• Labor's Bookstore
  • Steward Training

Sit Down and Read!2017.01.05 homepage jones

As Mary Harris “Mother” Jones once said, “Sit down and read. Educate yourself for the coming conflict.”
UCS has a wide variety of titles that will surely interest you – click on the link below and take a look!

http://laborbooks.com/

 

Read More

stew-trainingLearn the crucial fundamentals of being a union steward—quickly and easily—with the eight-part training course from UCS. Experienced stewards will find the course a great way to brush up on key skills as well. Interactive Scenario Simulators and Skills Checks put you in real-life situations to solve real-life problems. The course covers all the basics.

Read More

signup btn

order books btn

links btn

This Week's Labor Video

The Dignity of Labor

Powerful clip of Martin Luther King Jr. speaking to sanitation workers in Memphis.

This Week's Member Tip

Concluding an Agreement

Even when the union and the employer reach agreement at the bargaining table on all items for a new contract, it’s usually not yet a done deal.  Others often must approve these “tentative agreements” before they are signed, sealed and delivered.  On 2013.12.9membertip-handshakethe employer side, sometimes a board of directors or higher-ups in the organization will have to give their approval, or, in the public sector, the legislature will have to fund a wage or benefit increase.  On the union side, either the union bylaws or the practice of the union usually provides for member ratification of the agreement – a vote to accept or reject.  (Keep in mind, though, that there are some situations when you won’t get to vote approval or disapproval of a contract; for example, if a settlement ultimately is handed down by an outside arbitrator.)  Either at a union meeting or through printed material or a union website, you should be provided a full opportunity to educate yourself on the provisions of the tentative agreement.  Usually, the bargaining team or the union leadership will make a recommendation on whether the contract should be voted up or down.  Your union leaders may well recommend a “no” vote on the contract, as a tactic.  A vote by the rank and file to send the union negotiators back to the bargaining table, after tentative agreement has been reached on a new contract, is sometimes an effective way of showing the employer’s negotiators that what’s been offered just isn’t enough to settle the contract.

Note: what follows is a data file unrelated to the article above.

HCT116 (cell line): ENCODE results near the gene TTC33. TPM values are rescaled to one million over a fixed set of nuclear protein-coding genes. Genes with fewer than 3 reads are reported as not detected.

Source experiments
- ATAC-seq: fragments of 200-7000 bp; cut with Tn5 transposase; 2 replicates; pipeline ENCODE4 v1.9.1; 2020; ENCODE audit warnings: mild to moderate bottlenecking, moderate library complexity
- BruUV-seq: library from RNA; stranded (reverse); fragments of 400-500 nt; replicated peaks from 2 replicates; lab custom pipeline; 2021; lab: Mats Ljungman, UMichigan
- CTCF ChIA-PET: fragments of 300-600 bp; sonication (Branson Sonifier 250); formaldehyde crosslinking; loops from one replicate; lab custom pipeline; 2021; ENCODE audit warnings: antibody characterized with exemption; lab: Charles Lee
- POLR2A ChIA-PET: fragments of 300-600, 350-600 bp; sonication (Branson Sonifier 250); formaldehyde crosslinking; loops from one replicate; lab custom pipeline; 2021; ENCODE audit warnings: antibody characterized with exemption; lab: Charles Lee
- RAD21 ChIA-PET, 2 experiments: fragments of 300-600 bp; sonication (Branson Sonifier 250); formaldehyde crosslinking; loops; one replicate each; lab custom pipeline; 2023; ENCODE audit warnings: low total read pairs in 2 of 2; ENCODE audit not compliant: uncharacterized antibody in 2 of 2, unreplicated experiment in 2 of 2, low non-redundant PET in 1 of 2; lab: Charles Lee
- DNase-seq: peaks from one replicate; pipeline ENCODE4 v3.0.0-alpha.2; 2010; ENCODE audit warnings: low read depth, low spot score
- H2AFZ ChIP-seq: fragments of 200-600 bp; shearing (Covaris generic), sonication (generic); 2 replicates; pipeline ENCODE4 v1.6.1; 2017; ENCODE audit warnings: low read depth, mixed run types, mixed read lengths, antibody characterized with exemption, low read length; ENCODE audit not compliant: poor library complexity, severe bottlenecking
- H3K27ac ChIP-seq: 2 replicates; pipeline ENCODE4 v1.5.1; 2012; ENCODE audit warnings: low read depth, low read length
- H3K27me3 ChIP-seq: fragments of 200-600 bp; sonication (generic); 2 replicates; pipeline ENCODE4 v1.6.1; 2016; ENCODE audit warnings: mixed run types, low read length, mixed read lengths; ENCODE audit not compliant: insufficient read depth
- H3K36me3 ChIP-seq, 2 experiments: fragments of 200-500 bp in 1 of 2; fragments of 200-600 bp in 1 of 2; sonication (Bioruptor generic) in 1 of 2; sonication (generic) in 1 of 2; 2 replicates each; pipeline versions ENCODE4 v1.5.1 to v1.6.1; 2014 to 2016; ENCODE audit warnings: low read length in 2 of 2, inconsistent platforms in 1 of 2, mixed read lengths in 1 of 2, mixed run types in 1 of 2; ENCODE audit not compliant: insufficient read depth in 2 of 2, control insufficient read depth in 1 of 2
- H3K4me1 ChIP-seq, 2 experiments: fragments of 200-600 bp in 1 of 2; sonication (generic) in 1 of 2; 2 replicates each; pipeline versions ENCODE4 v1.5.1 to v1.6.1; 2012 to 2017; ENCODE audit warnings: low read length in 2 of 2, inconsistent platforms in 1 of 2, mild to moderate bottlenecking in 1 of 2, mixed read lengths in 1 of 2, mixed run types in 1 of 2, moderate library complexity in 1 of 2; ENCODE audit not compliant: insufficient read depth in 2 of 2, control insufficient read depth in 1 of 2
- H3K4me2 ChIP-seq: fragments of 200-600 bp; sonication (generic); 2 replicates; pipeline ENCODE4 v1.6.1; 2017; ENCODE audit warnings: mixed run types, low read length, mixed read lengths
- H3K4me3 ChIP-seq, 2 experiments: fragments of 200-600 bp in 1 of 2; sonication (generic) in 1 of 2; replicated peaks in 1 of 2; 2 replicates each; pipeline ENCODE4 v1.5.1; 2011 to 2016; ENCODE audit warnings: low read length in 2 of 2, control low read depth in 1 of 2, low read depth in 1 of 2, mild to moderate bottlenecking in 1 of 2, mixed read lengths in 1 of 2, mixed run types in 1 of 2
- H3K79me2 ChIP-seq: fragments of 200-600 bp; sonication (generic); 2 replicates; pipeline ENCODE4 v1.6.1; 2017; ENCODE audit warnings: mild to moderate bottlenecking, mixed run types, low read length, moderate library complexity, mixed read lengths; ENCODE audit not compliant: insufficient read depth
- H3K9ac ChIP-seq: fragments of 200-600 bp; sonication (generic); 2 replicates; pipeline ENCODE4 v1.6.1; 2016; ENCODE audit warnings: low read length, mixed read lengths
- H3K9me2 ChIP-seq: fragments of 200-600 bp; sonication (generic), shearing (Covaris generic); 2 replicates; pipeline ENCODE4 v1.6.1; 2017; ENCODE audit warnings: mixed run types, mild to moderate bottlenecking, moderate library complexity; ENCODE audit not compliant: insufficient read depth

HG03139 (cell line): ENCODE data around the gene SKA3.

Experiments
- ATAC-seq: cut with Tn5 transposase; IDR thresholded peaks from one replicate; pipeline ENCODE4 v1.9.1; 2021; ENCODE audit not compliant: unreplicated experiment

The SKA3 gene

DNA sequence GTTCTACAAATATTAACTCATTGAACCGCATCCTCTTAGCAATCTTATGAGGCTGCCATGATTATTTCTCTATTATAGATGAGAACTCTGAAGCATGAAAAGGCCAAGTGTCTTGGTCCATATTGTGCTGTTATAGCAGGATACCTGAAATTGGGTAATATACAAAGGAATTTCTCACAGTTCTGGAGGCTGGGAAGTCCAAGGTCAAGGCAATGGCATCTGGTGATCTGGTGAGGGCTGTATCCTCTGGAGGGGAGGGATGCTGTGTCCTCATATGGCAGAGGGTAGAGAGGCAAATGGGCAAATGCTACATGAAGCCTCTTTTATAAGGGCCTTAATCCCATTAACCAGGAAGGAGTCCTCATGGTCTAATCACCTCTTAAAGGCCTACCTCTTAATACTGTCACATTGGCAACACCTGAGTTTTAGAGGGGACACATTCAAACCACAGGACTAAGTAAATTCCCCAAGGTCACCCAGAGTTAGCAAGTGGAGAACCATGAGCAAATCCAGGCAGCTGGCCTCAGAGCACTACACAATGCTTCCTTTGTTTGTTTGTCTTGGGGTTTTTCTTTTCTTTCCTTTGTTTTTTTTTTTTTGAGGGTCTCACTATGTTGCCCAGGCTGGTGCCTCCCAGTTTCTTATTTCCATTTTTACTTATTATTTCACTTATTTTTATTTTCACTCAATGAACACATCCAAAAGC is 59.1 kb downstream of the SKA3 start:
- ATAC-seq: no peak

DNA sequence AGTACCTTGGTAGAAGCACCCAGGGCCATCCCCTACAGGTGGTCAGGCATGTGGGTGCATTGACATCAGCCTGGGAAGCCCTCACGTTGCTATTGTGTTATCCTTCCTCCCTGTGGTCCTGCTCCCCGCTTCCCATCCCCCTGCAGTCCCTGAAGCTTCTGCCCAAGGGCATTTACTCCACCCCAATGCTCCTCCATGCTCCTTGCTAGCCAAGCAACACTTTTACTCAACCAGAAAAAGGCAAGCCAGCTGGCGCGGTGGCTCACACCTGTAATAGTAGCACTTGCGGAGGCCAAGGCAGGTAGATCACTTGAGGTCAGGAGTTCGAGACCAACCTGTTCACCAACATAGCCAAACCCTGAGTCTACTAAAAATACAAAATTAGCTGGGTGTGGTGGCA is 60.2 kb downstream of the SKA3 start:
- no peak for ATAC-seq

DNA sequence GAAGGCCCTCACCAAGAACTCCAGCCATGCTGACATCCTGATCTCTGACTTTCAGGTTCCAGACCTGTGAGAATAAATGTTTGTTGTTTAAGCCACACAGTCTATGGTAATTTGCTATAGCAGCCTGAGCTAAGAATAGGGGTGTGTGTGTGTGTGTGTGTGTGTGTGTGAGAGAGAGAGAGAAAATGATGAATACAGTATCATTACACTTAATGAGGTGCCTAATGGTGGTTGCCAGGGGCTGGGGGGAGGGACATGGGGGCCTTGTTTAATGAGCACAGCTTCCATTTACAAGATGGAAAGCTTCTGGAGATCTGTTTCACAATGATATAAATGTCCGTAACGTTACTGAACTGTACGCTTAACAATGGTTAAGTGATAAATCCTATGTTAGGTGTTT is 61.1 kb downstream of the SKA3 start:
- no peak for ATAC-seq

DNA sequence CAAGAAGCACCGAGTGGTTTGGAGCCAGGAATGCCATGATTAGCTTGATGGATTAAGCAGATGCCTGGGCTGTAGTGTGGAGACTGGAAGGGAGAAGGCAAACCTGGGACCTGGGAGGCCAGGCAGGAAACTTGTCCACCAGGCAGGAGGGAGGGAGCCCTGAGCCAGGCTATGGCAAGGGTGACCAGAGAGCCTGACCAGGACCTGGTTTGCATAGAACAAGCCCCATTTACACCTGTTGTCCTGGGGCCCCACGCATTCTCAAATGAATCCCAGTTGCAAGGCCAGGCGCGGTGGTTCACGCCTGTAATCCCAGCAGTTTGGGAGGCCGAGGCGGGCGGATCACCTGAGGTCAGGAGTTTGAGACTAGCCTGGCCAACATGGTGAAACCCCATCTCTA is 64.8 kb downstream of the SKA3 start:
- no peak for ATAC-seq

—Adapted from The Union Member's Complete Guide, by Michael Mauer